Each year, more than 700,000 vertebral compression fractures (VCF’s) are reported in the US and 500,000 VCF’s in Europe due to primary osteoporosis only. VCF’s can compromise the delicacy of the spinal canal and also cause back pain, which affects the patient’s quality of life. Vertebroplasty was developed in the 80’s, and has proven to be a safe minimally invasive procedure that can, quickly and sustainably, relieve the pain in patients experiencing VCF’s. However, biomaterials for vertebroplasty still have limitations. For instance, ceramic bone cements are difficult to distinguish from the bone using X-ray techniques. On the other hand, acrylic bone cements may cause adjacent vertebral fractures (AVF’s). Large clinical studies have indicated that 12 to 20% vertebroplasty recipients developed subsequent vertebral fractures, and that 41 to 67% of these, were AVF’s. This may be attributed to the load shifting and increased pressure on the adjacent endplates reached after vertebroplasty with stiff cements.

The primary aim of this thesis was to develop better injectable biomaterials for spinal applications, particularly, bone cements for vertebroplasty. Water-soluble radiopacifiers were first investigated to enhance the radiopacity of resorbable ceramic cements. Additionally, different strategies to produce materials that mechanically comply with the surrounding tissues (low-modulus bone cements) were investigated. When a suitable low-modulus cement was produced, its performance was evaluated in both bovine bone, and human vertebra ex vivo models.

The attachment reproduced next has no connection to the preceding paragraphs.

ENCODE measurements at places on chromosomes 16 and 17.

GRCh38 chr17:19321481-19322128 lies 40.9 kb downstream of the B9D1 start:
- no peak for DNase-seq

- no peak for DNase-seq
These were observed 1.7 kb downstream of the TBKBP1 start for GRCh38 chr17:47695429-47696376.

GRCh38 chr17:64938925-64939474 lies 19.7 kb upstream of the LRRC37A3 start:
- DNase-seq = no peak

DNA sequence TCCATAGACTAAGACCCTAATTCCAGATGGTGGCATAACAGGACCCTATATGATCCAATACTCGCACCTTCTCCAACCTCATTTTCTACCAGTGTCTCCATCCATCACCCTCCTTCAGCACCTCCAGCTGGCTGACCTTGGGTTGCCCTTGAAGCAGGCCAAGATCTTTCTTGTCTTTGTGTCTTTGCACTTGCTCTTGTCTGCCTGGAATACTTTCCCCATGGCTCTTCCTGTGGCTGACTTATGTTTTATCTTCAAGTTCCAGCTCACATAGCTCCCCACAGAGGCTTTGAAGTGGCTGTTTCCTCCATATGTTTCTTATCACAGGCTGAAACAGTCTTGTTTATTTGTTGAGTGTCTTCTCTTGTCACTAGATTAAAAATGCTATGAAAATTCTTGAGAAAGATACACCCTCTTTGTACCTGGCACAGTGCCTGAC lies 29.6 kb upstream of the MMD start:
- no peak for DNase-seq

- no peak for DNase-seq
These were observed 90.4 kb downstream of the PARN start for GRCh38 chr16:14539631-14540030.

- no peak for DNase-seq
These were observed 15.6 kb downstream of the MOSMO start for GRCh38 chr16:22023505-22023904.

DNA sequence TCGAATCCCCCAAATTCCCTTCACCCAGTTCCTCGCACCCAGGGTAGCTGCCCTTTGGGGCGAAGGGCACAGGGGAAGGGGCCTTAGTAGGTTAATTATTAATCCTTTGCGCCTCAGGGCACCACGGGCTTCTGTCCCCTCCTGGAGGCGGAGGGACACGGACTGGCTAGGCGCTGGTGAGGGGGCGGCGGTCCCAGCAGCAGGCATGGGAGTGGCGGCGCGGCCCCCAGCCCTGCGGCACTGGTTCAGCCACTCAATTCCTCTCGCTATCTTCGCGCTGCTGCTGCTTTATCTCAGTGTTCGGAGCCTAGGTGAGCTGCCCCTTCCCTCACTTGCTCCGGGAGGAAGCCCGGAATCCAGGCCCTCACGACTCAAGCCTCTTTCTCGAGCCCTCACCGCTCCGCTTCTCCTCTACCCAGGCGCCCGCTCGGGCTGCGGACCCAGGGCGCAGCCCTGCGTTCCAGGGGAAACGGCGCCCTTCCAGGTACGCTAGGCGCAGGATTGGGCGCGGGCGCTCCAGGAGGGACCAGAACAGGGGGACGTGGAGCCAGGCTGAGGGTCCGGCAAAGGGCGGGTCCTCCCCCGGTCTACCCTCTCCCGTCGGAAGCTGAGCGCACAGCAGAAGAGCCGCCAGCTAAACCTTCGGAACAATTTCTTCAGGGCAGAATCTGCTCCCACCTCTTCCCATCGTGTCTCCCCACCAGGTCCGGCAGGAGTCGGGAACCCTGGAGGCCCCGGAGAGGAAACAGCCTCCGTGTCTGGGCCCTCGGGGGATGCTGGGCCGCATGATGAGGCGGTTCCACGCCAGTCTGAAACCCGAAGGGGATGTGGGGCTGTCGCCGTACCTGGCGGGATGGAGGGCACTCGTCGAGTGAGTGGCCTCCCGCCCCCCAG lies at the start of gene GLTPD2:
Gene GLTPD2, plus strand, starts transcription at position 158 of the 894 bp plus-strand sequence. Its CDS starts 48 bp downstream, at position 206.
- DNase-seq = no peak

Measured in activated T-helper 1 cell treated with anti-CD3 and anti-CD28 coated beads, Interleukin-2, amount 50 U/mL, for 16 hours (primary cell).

In summary, strontium halides showed potential as water-soluble radiocontrast agents and could be used in resorbable calcium phosphates and other types of resorbable biomaterials. Conversely, linoleic acid-modified (low-modulus) cements appeared to be a promising alternative to currently available high-modulus cements. It was also shown that the influence of the cement properties on the strength and stiffness of a single vertebra depend upon the initial bone volume fraction, and that at low bone volume fractions, the initial mechanical properties of the vertebroplasty cement become more relevant. Finally, it was shown that vertebroplasty with low-modulus cements is biomechanically safe, and could become a recommended minimally invasive therapy in selected cases, especially for patients suffering from vertebral compression fractures due to osteoporosis.

Place, publisher, year, edition, pages
Uppsala: Acta Universitatis Upsaliensis, 2014. 66 p.
Digital Comprehensive Summaries of Uppsala Dissertations from the Faculty of Science and Technology, ISSN 1651-6214 ; 1114
injectable, biomaterials, bone cement, vertebral compression fractures, spine, radiopacity, minimally invasive treatment, low-modulus cement, oligomer, PMMA, calcium phosphate, vertebroplasty, bone
National Category
Biomaterials Science
Research subject
Engineering Science with specialization in Materials Science
urn:nbn:se:uu:diva-215606 (URN)978-91-554-8854-3 (ISBN)
Public defence
2014-02-28, Polhemssalen, Ångströmlaboratoriet, Lägerhyddsvägen 1, Uppsala, 13:00 (English)
Available from: 2014-02-05 Created: 2014-01-15 Last updated: 2014-02-10

Open Access in DiVA

The full text will be freely available from 2019-07-16 00:00
Available from 2019-07-16 00:00

Other links

Publisher's full text

Search in DiVA

By author/editor
López, AlejandroEngqvist, HåkanPersson, Cecilia
By organisation
Applied Materials Sciences
In the same journal
Journal of Biomechanics
Biomaterials ScienceEngineering and Technology

Search outside of DiVA

GoogleGoogle Scholar
The number of downloads is the sum of all downloads of full texts. It may include eg previous versions that are now no longer available

Altmetric score

Total: 573 hits
ReferencesLink to record
Permanent link

Direct link